Americans commonly mistake Cinco de Mayo, the day that commemorates the Mexican Victory over the French in Puebla (1862), for Mexican Independence day (1810). Cinco de Mayo has become an American holiday synonymous with Mariachis, Margaritas, Corona beer, and Americanized Mexican food like jalapeño studded nachos and cheese smothered burritos.

However, real Mexican Independence Celebrations in Mexico happen in September, el mes de la patria. The celebrations begin on September 15th the night of El Grito de la Independencia, when Miguel Hidalgo y Costilla, a Roman Catholic priest from the small town near Guanajuato, called for revolt and incited over a decade of war that would eventually lead to Mexico’s freedom (1821). This year also celebrates 100 years since its Revolution that began in 1910 and brought down dictator Porfirio Diaz.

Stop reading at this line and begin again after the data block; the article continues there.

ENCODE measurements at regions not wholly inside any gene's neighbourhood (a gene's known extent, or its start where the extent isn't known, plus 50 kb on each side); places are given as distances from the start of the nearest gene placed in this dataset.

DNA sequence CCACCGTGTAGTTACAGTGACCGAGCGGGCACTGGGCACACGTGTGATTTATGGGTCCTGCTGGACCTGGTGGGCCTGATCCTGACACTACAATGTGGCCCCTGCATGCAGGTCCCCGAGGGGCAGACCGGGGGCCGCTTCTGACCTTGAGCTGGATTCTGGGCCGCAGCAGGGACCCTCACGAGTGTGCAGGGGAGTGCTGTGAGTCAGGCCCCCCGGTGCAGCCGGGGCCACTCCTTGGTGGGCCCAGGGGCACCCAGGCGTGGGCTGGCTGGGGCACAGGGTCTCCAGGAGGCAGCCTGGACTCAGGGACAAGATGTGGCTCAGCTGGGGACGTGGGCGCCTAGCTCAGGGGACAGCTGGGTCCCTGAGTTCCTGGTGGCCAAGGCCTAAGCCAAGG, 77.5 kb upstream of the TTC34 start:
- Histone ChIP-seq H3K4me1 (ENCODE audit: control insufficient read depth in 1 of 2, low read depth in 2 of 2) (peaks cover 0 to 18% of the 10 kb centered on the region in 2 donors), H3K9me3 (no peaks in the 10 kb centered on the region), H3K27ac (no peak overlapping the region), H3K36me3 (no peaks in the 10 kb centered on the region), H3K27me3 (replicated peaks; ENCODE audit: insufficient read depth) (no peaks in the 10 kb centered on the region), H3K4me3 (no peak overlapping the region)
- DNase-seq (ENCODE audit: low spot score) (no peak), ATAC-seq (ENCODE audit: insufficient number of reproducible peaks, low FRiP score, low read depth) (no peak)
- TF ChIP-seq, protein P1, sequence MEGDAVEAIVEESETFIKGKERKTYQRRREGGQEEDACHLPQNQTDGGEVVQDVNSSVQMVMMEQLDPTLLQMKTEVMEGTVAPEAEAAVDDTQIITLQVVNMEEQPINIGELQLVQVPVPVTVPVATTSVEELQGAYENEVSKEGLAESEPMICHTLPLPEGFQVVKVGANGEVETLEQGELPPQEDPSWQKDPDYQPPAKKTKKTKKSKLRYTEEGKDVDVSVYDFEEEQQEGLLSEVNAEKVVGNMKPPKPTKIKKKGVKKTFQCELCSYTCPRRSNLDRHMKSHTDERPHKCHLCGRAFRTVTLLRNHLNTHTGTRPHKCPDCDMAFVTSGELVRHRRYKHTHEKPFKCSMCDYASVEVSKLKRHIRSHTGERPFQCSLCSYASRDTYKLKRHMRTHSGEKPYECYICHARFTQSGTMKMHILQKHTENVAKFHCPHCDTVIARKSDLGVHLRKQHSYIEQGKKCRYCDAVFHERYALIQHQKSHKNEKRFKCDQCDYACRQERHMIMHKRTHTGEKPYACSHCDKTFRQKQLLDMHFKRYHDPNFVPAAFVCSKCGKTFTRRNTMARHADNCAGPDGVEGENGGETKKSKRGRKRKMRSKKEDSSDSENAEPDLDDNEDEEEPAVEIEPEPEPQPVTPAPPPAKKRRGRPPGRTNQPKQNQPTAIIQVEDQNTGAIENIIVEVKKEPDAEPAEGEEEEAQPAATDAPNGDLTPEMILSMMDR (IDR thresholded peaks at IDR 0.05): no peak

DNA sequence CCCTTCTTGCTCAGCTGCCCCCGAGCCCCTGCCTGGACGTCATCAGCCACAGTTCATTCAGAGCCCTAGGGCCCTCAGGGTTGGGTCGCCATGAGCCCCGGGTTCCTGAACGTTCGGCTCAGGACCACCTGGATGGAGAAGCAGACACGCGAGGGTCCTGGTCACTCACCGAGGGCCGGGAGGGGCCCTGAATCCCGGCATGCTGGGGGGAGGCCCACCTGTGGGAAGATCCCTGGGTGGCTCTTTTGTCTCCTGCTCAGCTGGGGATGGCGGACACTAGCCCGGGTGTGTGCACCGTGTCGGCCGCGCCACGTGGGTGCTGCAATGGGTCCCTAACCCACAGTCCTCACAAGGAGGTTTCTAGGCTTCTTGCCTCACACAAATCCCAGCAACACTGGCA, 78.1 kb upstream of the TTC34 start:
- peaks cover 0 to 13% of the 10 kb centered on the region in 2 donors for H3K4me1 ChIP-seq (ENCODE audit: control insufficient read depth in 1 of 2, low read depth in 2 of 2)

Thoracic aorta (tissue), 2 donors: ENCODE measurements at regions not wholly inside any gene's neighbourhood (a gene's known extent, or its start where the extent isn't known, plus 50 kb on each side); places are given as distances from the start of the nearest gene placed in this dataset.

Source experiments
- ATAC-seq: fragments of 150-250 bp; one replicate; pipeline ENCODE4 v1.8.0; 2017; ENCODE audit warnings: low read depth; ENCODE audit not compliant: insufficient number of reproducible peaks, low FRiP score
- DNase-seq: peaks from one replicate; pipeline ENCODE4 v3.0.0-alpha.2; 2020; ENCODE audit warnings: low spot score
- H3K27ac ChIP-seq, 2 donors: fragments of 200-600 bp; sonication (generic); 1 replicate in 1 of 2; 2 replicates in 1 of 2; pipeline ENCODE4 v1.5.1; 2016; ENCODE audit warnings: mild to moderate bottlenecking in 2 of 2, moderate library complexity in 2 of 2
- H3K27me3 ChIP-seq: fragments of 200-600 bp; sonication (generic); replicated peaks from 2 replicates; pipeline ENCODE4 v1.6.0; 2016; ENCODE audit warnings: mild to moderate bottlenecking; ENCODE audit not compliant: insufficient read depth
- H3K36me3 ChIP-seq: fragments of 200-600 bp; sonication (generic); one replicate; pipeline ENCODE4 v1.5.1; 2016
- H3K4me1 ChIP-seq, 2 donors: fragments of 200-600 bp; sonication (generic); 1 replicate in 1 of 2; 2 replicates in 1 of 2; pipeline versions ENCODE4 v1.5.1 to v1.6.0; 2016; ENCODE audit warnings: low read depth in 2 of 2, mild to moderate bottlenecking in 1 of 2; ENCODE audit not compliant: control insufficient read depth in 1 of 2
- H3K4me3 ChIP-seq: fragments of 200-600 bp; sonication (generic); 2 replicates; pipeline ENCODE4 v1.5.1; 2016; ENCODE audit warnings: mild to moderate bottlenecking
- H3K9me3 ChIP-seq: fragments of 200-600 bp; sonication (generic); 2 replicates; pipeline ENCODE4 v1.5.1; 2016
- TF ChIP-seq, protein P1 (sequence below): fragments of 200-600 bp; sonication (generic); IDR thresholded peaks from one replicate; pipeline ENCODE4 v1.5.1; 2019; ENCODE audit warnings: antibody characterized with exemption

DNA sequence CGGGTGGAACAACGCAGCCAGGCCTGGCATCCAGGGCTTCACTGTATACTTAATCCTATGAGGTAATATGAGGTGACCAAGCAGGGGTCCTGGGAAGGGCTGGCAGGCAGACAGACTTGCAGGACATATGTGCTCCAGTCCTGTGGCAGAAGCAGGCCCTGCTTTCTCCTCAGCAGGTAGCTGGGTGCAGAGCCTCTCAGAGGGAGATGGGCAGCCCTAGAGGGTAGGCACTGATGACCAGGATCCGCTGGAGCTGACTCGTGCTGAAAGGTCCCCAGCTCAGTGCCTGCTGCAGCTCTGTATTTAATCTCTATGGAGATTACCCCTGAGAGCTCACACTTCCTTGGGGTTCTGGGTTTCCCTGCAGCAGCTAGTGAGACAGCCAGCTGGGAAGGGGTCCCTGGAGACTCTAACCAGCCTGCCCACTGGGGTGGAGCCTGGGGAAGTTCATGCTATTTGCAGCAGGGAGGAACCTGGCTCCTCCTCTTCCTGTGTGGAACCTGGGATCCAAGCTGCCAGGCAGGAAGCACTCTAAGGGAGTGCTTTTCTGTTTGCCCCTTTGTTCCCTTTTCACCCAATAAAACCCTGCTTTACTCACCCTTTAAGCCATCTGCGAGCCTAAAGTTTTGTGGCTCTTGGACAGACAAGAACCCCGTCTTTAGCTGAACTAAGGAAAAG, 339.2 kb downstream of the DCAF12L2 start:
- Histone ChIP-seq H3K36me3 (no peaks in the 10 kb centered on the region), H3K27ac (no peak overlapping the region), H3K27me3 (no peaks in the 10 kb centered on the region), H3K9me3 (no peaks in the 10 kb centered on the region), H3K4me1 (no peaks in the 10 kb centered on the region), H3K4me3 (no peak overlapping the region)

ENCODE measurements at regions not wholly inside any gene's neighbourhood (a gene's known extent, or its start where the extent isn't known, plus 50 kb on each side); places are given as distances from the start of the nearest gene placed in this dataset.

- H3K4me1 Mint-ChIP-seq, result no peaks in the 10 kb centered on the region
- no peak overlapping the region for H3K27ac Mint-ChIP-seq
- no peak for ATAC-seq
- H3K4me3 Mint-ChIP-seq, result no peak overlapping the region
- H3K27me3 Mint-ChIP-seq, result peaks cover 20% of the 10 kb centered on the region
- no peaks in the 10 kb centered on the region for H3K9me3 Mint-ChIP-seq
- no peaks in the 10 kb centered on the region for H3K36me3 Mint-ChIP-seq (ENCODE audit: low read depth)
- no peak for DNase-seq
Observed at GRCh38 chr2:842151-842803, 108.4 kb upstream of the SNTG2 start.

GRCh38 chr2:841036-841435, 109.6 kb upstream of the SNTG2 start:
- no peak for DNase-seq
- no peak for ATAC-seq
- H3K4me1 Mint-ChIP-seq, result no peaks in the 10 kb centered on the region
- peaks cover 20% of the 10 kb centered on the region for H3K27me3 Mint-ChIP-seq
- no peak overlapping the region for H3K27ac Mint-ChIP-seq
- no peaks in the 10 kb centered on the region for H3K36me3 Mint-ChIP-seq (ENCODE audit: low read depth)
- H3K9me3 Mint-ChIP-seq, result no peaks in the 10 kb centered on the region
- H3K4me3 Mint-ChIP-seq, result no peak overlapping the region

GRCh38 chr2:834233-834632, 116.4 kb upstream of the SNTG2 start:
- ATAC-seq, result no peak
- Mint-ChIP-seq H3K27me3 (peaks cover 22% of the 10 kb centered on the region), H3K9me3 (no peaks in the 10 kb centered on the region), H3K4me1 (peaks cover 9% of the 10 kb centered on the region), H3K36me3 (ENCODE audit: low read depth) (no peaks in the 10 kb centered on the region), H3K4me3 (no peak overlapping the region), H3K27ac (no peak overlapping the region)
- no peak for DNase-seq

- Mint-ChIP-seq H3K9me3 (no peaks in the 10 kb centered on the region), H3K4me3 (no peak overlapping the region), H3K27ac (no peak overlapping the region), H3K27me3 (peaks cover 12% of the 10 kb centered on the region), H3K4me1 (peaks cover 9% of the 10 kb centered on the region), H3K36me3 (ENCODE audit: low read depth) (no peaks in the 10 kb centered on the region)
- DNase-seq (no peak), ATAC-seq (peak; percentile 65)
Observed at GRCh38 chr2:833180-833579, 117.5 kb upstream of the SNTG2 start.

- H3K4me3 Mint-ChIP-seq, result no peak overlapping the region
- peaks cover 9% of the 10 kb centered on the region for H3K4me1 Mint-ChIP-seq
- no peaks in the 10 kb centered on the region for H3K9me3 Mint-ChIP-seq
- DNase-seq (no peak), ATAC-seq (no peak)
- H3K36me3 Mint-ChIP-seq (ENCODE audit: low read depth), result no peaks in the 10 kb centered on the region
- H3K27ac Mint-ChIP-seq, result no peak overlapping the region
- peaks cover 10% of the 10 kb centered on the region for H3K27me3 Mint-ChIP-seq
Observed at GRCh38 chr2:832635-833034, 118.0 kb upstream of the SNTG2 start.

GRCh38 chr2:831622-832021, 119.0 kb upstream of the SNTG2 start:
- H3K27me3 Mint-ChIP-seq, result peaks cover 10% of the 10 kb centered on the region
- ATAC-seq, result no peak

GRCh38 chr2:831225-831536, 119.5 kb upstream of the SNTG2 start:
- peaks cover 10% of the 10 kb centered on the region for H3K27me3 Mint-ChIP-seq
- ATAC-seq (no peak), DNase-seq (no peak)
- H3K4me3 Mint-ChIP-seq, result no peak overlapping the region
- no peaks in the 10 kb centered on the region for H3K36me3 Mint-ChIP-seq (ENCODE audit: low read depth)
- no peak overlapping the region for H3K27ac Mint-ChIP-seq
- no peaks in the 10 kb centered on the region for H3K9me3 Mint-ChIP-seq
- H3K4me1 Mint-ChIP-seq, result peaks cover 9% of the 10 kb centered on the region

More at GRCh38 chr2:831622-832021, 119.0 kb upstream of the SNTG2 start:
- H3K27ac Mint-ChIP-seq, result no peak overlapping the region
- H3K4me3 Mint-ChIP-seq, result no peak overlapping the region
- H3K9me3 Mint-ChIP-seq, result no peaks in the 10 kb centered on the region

Chiles en nogada are poblano chiles filled with picadillo topped with a walnut-based cream sauce and pomegranate seeds, giving it the three colors of the Mexican flag. This dish is a Mexican Independence day favorite. The preparation of this dish requires a lot of time and work, but I’ve been told it is well worth it.

Post contributed by Gabriela’s Kitchen

Photography captured by Ben Herrera at What’s Cooking?